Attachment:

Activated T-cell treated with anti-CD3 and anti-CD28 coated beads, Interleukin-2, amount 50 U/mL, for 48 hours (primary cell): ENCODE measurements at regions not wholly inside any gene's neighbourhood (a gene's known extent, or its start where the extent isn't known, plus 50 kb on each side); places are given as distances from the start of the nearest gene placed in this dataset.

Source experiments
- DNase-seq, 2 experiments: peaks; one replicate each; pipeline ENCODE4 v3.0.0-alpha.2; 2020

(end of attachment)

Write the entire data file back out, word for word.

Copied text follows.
Activated T-cell treated with anti-CD3 and anti-CD28 coated beads, Interleukin-2, amount 50 U/mL, for 48 hours (primary cell): ENCODE measurements at regions not wholly inside any gene's neighbourhood (a gene's known extent, or its start where the extent isn't known, plus 50 kb on each side); places are given as distances from the start of the nearest gene placed in this dataset.

Source experiments
- DNase-seq, 2 experiments: peaks; one replicate each; pipeline ENCODE4 v3.0.0-alpha.2; 2020